The pay-per-view streaming biz in India is gathering steam, as BookMyShow and Eros Now, too, join the fray
Typically, films premiere on digital platforms about six to eight weeks after their theatrical release.
Transactional video on demand (TVoD) or pay-per-view is the latest blockbuster in the world of OTT streaming platforms. After Zee5 introduced it last year, Eros Now and BookMyShow, too, have now joined the bandwagon. BookMyShow Stream, the ticketing platform’s TVoD service, launched with Tenet and Wonder Woman 1984. Eros Now’s First Day, First Show will debut with Greenland, an action thriller starring Gerard Butler. Meanwhile, ZeePlex was launched in October 2020 with an exclusive showcase of Khaali Peeli and Tamil movie Ka Pae Ranasingam.
In markets like the US and UK, pay-per-view is a well-established model. As per Statista, the TVoD market in the US is projected to reach $2,064 million in 2021. In India, where almost 67% of a filmmaker’s revenue comes from theatrical releases (according to ICICI Securities) and digital rights account for 5.9% of the money earned on a film, can TVoD make a significant contribution?
Ever since film producers began to opt for digital-first releases as a result of the pandemic, the media and entertainment industry has been mulling a hybrid model to showcase movies, such as the one Netflix employed for The Irishman — a limited theatrical release, followed by the OTT premiere.
All those launching TVoD platforms say a curated selection of movies will premiere online. “Fresh premium content will move to TVoD first, and platforms with fixed subscription fees will continue to be home to large content libraries,” says Pradeep Dwivedi, CEO, Eros International. Eros Now First Day, First Show plans to add nine films from the STX Films stable to its TVoD offering over the next 18 months.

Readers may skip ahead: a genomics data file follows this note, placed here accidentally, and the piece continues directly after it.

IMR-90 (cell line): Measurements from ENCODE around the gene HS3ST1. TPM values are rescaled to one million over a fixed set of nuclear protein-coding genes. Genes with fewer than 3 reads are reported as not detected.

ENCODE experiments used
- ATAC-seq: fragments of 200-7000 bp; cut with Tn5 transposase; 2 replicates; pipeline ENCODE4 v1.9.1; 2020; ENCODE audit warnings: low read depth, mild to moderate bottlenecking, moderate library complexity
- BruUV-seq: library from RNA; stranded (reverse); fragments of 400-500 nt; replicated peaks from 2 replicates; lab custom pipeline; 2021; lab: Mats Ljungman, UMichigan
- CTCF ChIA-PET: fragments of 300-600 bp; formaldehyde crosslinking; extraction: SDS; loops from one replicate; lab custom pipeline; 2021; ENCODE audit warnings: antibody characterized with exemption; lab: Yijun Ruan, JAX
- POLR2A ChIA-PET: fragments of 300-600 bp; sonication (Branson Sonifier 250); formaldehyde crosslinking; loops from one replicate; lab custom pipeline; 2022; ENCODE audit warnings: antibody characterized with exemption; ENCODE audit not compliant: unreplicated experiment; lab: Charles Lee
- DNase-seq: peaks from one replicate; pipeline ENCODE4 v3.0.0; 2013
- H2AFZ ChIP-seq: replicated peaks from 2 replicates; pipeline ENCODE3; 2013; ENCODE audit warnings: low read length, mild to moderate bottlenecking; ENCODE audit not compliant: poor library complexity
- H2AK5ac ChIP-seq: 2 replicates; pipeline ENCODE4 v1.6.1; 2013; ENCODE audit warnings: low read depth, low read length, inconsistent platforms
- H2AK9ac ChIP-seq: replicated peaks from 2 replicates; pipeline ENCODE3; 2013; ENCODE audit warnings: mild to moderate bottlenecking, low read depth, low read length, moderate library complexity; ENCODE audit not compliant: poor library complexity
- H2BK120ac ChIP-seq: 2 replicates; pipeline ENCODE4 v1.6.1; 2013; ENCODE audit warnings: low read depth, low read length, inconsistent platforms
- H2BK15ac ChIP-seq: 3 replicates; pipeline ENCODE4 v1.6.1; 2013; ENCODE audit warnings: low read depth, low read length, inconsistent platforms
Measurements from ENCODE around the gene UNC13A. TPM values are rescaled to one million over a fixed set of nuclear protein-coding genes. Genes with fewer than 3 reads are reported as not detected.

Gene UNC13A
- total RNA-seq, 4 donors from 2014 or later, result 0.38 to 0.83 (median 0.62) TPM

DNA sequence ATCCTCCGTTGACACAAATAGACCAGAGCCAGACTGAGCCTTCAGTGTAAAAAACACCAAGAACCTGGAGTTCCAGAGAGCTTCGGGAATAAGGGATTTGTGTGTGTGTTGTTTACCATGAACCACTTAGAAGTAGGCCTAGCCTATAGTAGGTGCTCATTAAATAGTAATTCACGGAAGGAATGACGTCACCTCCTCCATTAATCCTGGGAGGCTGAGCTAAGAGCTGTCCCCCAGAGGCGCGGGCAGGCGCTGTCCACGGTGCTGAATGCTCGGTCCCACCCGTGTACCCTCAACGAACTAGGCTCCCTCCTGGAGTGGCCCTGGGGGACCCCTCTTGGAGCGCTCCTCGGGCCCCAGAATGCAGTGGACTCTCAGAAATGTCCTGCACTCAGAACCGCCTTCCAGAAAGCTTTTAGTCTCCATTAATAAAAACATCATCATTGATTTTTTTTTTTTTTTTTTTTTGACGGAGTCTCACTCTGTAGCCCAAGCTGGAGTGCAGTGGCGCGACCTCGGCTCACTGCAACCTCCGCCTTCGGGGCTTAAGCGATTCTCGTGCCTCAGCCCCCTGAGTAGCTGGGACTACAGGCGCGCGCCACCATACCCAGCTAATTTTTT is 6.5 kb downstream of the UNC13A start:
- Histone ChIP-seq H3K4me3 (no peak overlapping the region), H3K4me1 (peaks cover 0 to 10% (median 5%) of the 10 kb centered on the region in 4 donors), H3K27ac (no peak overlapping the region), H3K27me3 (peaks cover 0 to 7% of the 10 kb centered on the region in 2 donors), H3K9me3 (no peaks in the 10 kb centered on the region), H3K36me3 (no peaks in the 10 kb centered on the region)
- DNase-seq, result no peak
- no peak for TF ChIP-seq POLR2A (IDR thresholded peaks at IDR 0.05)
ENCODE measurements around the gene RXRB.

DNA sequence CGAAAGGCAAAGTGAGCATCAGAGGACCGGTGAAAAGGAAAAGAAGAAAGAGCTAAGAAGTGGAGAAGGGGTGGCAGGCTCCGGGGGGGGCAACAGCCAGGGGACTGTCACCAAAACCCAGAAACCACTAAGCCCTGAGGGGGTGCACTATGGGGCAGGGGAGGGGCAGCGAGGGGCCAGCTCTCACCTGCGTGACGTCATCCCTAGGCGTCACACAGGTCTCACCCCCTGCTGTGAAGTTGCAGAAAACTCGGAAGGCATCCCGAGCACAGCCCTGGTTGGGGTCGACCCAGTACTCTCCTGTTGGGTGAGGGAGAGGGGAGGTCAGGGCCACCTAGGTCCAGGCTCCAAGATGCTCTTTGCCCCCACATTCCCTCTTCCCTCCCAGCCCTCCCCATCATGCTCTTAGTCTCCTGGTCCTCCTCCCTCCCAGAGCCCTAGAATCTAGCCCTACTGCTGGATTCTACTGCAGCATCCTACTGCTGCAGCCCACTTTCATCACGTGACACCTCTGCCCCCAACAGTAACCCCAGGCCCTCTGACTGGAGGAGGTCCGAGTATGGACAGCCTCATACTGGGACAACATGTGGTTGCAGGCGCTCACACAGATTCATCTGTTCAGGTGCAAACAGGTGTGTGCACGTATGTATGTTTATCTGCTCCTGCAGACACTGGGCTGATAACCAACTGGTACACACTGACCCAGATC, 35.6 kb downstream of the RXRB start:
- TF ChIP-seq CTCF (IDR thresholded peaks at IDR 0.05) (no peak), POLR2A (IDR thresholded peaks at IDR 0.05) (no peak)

Since its launch, ZeePlex has premiered movies like the Russell Crowe-starrer Unhinged and Diljit Dosanjh’s Suraj Pe Mangal Bhari. It will add regional films such as Ninnila Ninnila, Awanchit and Puaada over the next few months.
BookMyShow launched its own streaming platform in July 2020 when events moved online, and followed it up by introducing a pay-per-view platform. Contrary to popular opinion, Ashish Saksena, COO – cinemas, BookMyShow, maintains that the TVoD venture isn’t solely a product of the pandemic and reduced footfalls in theatres. “TVoD empowers users to pay only for the content that they watch, which is a prevalent trend in other global markets, but untapped at scale in India yet,” he adds.
Typically, films premiere on digital platforms about six to eight weeks after their theatrical release. With the introduction of TVoD, all the stakeholders will need to agree upon a windowing model to account for the new revenue stream. “The success of this model depends on the windowing arrangement. We do not have anything of the kind in India yet,” points out Jehil Thakkar, partner, Deloitte.
Kunal Sawhney, SVP, Carnival Cinemas, says that producers are negotiating to reduce the duration for which a film runs in a theatre. In July 2020, Universal Pictures struck a deal with AMC Theaters (a chain of theatres in the US) to play movies for at least three weekends — down from three months — before releasing them for rent or sale online. A smaller theatrical window would mean that viewers have fewer incentives to choose a cinema hall over home viewing.
Eros Now’s Dwivedi says that movies streamed on First Day, First Show will remain on the platform for four weeks. Following this, the studio will make a decision on the subsequent SVoD OTT and TV telecast. For example, in the US, Mulan premiered on a pay-per-view basis on Disney+ in October, and was finally available to all paid subscribers of Disney+ in December.
Will TVoD have many fans in this market? Greg Armshaw, senior director – solution sales, Brightcove APAC, believes so. “A majority of Indian viewers are opting for shorter SVoD plans rather than investing in annual plans. Further, 40% of viewers do not mind paying to watch movies online.”
Thakkar, however, says that TVoD appeals to an audience with a high disposable income that can afford to watch movies in theatres, but chooses not to. But that audience is fairly small in India.
Ultimately, it is the nature of the film that will decide if viewers want to spend extra (over and above SVoD fees) to rent/buy movies. Shariq Patel, chief business officer, Zee Studios, hopes this model will work better “when bigger films are released in this format”.